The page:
The vertical scale comprises lines F indicating speeds of the target in miles per hour and represent by their distance from the axis of ordinates D, the lead corresponding to the speed of a target which must be given the gun to compensate for the travel of the target during the time of flight of a projectile. Since the lead varies proportionate to range the speed lines F are curved, being plotted as a function of apparent speed of a target and time of flight of the projectile. The speed curves are graduated on the assumption of the plane traveling at right angles to the normal plane of fire of the gun so that in selecting a speed line the apparent speed of the target as resulting from the angle of approach is the value employed. This value may be estimated by the gun server according to the known type of plane or may be announced by a second member of the crew who may obtain the data through special instruments or through a telescope having a reticule identical with that of the gun servers instrument. Similarly, the range to the target may be directly estimated by the gun server or more accurately obtained by a special apparatus.
As an example of the operation of the sight it may be assumed that a plane is approaching from the right at an apparent speed of 120 miles per hour at a range of 2,000 yards, these values being estimated by the gun server or determined through auxiliary apparatus and, announced to him. The target is then sighted on the intersection of the corresponding speed and range lines as shown in Figure 2, and this intersection represents in rectangular coordinates the lead and superelevation of the gun whose axis of bore corresponds to the optical center 13 of the sighting instrument.
The intersection of the range line E and the axes ol ordinates D represents at the instant of firing the expected point in the field at which the target and the projectile should meet.
For the purpose of securing a check on the data used, a duplicate sight, operated by a second server picks up the target at the given readings. At the instant of firing (tracer shells being used), he ceases to follow the target with his instrmnent and watches the expected point of hit on the axes of ordinates D. The observations made form the basis for announcing corrections to the gun server who from experience can estimate the proper change from the previous sighting point on the coordinates.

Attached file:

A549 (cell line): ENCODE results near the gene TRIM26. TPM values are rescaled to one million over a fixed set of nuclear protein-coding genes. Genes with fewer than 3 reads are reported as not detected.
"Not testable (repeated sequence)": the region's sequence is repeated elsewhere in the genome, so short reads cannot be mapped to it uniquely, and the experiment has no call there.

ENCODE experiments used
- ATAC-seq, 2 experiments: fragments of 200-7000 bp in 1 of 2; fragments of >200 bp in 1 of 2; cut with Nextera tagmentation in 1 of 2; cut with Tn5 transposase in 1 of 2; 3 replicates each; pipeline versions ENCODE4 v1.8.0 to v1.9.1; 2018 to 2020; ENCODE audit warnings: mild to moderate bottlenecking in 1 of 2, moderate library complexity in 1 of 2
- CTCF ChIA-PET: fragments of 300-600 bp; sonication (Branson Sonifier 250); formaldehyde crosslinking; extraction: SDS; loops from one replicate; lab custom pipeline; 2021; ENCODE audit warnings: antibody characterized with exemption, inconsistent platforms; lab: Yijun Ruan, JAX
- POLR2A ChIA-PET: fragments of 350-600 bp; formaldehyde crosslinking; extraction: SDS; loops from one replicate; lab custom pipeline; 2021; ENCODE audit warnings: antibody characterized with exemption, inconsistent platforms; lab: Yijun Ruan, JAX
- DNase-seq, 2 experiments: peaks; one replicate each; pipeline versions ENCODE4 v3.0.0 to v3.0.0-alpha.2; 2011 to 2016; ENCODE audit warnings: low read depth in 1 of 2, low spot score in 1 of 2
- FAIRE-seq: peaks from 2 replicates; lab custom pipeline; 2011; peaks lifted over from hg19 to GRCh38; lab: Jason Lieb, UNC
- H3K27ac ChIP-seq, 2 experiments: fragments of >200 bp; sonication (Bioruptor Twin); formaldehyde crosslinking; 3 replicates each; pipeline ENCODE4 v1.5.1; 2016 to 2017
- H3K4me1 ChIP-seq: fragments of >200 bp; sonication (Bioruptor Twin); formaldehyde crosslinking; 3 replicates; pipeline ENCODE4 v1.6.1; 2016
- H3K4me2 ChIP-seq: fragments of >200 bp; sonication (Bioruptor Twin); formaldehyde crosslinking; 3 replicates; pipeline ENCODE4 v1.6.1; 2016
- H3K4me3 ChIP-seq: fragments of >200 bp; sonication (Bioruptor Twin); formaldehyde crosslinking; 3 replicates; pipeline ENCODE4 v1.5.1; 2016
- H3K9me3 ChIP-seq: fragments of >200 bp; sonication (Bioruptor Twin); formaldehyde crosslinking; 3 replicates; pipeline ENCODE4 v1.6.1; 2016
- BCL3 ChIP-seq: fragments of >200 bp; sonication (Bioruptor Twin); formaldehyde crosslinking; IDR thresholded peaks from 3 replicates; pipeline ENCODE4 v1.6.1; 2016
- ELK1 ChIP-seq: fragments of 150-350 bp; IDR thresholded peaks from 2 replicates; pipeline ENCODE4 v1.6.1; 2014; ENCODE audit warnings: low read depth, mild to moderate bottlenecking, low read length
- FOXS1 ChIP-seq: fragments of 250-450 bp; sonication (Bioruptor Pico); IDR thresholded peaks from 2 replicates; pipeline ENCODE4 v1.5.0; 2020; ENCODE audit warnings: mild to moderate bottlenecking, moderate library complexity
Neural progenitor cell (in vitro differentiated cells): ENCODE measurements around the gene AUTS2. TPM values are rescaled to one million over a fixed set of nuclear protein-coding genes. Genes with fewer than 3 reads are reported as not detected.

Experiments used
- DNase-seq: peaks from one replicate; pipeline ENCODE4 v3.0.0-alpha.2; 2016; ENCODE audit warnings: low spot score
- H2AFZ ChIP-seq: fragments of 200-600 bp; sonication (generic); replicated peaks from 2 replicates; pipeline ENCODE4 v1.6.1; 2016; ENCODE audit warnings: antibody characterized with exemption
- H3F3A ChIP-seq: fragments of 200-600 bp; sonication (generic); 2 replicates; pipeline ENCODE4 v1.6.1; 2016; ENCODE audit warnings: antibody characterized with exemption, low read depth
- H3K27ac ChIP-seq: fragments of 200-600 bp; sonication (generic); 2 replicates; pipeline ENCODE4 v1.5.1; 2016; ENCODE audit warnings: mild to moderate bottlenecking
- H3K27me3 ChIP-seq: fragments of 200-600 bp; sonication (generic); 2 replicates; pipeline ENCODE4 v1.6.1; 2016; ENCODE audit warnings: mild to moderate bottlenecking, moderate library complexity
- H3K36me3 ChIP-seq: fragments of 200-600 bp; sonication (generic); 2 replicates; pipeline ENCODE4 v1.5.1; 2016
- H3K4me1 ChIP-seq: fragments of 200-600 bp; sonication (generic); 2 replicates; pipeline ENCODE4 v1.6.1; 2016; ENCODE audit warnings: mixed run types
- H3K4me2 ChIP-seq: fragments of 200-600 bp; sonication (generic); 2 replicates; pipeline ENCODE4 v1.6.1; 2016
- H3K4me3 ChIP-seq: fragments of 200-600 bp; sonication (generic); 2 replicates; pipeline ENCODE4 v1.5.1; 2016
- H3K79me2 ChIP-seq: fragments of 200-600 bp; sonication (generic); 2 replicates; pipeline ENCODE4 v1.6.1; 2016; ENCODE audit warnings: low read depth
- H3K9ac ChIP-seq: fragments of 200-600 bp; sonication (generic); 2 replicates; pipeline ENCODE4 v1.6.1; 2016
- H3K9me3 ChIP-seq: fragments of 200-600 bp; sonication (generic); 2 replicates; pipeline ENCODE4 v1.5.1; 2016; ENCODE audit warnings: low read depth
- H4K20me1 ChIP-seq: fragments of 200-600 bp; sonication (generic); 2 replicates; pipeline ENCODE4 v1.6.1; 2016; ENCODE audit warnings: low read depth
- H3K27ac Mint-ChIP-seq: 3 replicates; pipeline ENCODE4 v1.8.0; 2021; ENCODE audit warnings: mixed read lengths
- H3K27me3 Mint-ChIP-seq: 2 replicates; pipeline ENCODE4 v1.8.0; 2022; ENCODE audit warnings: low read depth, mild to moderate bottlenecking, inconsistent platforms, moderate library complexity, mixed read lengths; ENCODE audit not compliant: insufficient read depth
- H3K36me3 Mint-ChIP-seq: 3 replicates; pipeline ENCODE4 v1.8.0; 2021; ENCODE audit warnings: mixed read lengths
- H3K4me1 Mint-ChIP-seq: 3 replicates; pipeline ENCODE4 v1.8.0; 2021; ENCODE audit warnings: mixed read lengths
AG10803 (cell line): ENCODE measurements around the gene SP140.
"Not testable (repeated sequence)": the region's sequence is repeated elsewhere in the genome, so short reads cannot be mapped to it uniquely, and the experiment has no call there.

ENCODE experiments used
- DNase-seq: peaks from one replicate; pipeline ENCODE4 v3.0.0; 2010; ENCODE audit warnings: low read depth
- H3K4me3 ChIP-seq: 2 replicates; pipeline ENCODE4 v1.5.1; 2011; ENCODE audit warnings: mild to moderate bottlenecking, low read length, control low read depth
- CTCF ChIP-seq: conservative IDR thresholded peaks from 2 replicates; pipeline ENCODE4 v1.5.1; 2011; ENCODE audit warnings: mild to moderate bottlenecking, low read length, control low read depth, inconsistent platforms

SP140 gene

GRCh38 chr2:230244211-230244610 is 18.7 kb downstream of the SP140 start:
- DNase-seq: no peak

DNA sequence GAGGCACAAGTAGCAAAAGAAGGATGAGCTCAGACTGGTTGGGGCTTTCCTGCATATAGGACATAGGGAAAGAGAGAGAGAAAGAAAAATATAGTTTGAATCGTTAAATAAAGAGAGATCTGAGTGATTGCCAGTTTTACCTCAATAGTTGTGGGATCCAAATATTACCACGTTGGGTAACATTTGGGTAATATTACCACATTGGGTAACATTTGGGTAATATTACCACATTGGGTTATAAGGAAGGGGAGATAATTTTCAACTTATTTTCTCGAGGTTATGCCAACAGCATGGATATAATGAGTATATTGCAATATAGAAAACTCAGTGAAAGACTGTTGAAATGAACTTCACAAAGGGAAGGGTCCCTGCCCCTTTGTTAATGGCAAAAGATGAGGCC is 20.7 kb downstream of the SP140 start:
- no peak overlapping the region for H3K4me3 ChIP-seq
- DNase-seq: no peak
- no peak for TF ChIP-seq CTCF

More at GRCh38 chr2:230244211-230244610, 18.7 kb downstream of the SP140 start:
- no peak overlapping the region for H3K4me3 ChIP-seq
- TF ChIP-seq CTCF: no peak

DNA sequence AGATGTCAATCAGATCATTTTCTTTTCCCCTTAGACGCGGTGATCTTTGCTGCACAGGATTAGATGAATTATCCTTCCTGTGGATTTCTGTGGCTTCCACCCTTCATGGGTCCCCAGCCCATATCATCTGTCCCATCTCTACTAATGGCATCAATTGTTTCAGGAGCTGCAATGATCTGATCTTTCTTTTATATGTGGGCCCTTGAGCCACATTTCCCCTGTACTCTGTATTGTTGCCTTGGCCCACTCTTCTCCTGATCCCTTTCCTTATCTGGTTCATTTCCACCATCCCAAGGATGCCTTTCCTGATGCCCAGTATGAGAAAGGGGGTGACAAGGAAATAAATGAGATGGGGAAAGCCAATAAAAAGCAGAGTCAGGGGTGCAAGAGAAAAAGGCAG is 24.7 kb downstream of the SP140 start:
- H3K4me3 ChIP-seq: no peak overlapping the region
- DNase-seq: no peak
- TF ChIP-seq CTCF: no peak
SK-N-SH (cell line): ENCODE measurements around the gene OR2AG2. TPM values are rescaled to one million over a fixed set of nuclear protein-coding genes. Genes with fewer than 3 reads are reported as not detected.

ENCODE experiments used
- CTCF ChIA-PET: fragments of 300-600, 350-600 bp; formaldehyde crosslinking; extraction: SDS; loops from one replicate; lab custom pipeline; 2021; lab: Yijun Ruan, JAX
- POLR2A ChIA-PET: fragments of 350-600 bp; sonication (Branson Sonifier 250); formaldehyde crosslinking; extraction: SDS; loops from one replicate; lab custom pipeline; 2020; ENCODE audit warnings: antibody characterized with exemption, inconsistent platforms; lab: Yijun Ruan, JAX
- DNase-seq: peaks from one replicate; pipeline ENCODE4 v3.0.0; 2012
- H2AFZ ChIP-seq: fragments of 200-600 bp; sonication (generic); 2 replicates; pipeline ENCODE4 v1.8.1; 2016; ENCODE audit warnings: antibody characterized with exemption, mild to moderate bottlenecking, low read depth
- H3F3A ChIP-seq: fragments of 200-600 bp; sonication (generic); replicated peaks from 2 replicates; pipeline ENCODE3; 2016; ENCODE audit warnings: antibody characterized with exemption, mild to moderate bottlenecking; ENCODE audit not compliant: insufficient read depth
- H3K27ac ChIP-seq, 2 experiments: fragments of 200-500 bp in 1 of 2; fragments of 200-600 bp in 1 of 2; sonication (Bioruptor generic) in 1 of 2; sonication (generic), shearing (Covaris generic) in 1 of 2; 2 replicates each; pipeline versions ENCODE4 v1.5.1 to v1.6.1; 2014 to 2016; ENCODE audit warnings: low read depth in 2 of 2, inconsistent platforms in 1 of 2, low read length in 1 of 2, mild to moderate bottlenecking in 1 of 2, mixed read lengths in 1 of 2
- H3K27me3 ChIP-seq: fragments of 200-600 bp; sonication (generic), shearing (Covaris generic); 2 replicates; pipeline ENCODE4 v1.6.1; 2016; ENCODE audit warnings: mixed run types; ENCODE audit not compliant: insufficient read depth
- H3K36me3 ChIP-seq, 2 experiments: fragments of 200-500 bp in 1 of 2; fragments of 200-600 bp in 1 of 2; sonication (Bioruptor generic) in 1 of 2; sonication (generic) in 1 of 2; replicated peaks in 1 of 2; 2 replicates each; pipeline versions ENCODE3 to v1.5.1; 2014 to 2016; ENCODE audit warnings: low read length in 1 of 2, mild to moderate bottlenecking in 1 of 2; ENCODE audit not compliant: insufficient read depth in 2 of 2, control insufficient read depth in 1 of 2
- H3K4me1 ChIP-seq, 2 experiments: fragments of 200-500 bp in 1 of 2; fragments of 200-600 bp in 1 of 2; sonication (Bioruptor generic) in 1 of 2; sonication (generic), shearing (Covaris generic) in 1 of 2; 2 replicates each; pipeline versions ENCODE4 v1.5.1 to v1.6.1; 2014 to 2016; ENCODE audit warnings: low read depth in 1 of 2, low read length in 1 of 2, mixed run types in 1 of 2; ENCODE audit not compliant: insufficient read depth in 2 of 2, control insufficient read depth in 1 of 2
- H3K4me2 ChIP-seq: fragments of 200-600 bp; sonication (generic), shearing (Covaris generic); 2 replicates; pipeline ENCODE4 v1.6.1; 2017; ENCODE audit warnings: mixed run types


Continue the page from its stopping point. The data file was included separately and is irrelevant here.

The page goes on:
After the preliminary burst, the gun server while following the target with his instrument may himself view the striking point or burst of the shell with respect to the target and may adjust his line of sight accordingly.
The same result may be obtained without the use of a fired shell by having the time of flight corresponding to range counted off. At the expiration of the time of flight the position of the target with respect to the vertical axis D affords a basis for calculating the error of the given reading. This procedure can be adopted when using the sight to initially estimate the range or speed.
Although it is preferred to form the sighting apparatus on the retieule glass of a sighting instrument it can be made of metal and mounted on the gun in the same mannor as a front sight.
TVhile in the foregoing there has been illustrated and described such combination and :LIliLIlg'GIDQIIli of elements as constitute the preferred embodiment of my invention, it is nevertheless desired to emphasize the fact that interpretation of the invention should only be conclusive when made in the light of the subjoined claims.
1. In a sighting instrument, a reticule glass having inscribed thereon diametric axes of coordinates, and bearing intersecting lines forming coordinates in the lower quadrants, the ordinates indicating ranges and representing by their distance from the axis the superelevation corresponding to range and the abscissas indicating speeds and similarl represent-ing lead corresponding to speed, said ordinates being curves plotted as a function of speed of target and time of flight of projectile.
2. A sight for guns including a transparent body having inscribed thereon diametric axes of coordinates, and bearing intersecting lines forming coordinates in the lower (piadrants, the ordinates iniilicating ranges and representing by their distance from the axis the superelevation corresponding to range and the abscissas indicating sneeds and similarly representing lead correspondng to speed.
A siglit for guns including a body, having means forming axes of coordimrtes, and lines defining coordinates in adjacent quadrants, the ordinates indicating ranges representing by their distance from the axis the superelevation corresjmnding to range and the abscissas indicating speeds and similarly representing lead corresponding to speed.
'4. A sight for guns including a body having horizontal and vertical divisions, a scale of horizontal range lines representing by their distance from the axis the superelevation corresponding to range, and an intersecting scale of substantially vertical speed curves similarly representing the lead corresponding to speed.
JAMES C. KARNES.